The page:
I wasn’t happy with the tests I ran on the lens a few months ago, mainly due to the Lee resin filter I had on. This time I went and redid the same tests, and used a new Schneider 4X4 ND .9 EF81.
A few months ago I bought a .9 ND filter on ebay. I asked the seller if this was a glass filter and was told yes. I bought it. You of course can guess what came was in fact whats called a resin filter which is a better word then plastic. The seller said they made a mistake, and gave me a partial refund to even the deal out and I was ok with that.
I was just happy to have some decently strong ND for my lenses when shooting outside. I shot a bit with this lens, and I certainly had some concern about if it was really having some effect on the images I was shooting. Plenty of knowledge says a filter like this won’t perform as well as a glass one. After all, who’d pay 3X-5X more for glass when plastic would do ? Well one quick difference is that plastic filters are much easier to scratch. What the real concern is, how does it perform and is it worth the extra money.
Here are actual images side by side of how it worked out. The lens was a Tamron 70-200 2.8 which a very sharp and excellent performing lens. The lens chart was actually one I printed on my laser printer and taped up on the wall. Yes I know technically not correct, but I’m not looking to measure lpm’s here in a scientific way. I just wanted a contrasty target to see what happens.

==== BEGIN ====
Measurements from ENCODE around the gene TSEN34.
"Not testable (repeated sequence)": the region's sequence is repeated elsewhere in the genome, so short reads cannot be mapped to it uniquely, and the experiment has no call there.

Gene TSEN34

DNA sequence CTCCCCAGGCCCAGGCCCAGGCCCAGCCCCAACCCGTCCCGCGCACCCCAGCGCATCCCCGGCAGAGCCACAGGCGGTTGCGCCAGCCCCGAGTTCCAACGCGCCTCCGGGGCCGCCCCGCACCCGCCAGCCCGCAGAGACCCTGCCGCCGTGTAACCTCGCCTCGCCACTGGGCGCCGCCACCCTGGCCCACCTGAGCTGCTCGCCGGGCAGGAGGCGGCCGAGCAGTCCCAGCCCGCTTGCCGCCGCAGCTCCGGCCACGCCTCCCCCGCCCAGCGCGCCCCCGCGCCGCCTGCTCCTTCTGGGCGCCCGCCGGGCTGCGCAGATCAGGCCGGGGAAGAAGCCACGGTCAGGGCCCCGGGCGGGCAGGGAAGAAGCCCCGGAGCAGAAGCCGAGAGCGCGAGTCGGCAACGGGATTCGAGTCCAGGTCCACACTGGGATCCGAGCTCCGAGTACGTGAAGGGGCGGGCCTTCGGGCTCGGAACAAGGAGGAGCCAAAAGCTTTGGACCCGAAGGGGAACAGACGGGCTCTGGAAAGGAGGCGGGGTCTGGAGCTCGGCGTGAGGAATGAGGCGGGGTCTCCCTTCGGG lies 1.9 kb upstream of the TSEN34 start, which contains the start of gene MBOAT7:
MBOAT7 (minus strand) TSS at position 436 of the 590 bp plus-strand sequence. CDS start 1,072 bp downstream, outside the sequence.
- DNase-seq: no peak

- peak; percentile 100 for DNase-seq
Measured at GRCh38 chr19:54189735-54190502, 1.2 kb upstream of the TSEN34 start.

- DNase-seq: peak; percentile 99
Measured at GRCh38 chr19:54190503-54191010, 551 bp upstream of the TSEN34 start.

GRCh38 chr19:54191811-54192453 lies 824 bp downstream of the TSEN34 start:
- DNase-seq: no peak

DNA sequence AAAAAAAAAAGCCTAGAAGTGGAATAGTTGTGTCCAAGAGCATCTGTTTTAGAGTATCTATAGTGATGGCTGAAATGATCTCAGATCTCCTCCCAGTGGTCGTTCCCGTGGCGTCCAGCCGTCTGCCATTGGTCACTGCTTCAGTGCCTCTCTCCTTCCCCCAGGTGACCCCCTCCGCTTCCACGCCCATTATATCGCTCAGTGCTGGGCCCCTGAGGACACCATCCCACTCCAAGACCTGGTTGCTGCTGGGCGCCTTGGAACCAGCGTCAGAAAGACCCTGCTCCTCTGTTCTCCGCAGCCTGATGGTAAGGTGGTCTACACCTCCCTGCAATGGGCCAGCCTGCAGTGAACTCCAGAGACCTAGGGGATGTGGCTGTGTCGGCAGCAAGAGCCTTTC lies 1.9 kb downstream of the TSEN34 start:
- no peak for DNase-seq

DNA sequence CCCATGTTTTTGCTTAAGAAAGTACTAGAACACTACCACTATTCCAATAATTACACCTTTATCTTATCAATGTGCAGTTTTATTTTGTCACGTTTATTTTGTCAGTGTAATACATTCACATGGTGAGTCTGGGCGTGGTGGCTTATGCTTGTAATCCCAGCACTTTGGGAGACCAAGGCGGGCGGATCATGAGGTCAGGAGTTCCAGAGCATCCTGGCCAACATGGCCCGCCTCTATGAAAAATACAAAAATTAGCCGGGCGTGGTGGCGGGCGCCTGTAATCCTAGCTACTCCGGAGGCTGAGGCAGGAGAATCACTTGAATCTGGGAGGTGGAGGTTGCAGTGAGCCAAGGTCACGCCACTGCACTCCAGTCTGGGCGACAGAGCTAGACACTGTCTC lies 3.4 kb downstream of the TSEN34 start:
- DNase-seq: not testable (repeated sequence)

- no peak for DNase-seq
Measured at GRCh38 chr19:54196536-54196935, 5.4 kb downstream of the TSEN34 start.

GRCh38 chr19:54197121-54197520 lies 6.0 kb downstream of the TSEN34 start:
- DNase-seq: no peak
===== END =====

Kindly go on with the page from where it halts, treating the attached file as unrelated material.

The two filters tested were the Lee .9 ND resin filter and Schneider ND.9 EF81. the images are 1:1 pixel crop of 5K stills
The results clearly show the plastic filter softening the image out quite a bit. I have 2 other shots which are softer, this is the sharpest of 3. With the glass filter you can actually see the dot pattern of the gray areas. The detail and sharpness of the Tamron is amazing, and the glass filter isn’t hurting it one bit.
In actual shot images this effect is visible, especially at longer focal lengths. Here are some shots from 1080p from the camera. These images have been scaled down, but you can click on them for the 1:1 crops.
The video shots are more interesting to say the least. Can you tell them apart ? They look pretty close actually at this size. Even at 1:1 they look pretty close. Now at this point I think I am going to redo this video test because I think the plastic filter looks every so slightly sharper. I have 2 guesses right now – motion blur / shutter speed blur. I shot one at 40/th and one at 50/th. While I feel certain I’d let the camera settle for a few seconds, maybe not. I was also using a Flo light on the chart. Last I did color correct these a bit to match exposure values. If I upped the contrast a little too much on the second one, it could account for making it seem a little sharper. So I think next week I’ll go redo this part. However, even if I get the expected results, they’ll still be pretty close I’ll bet.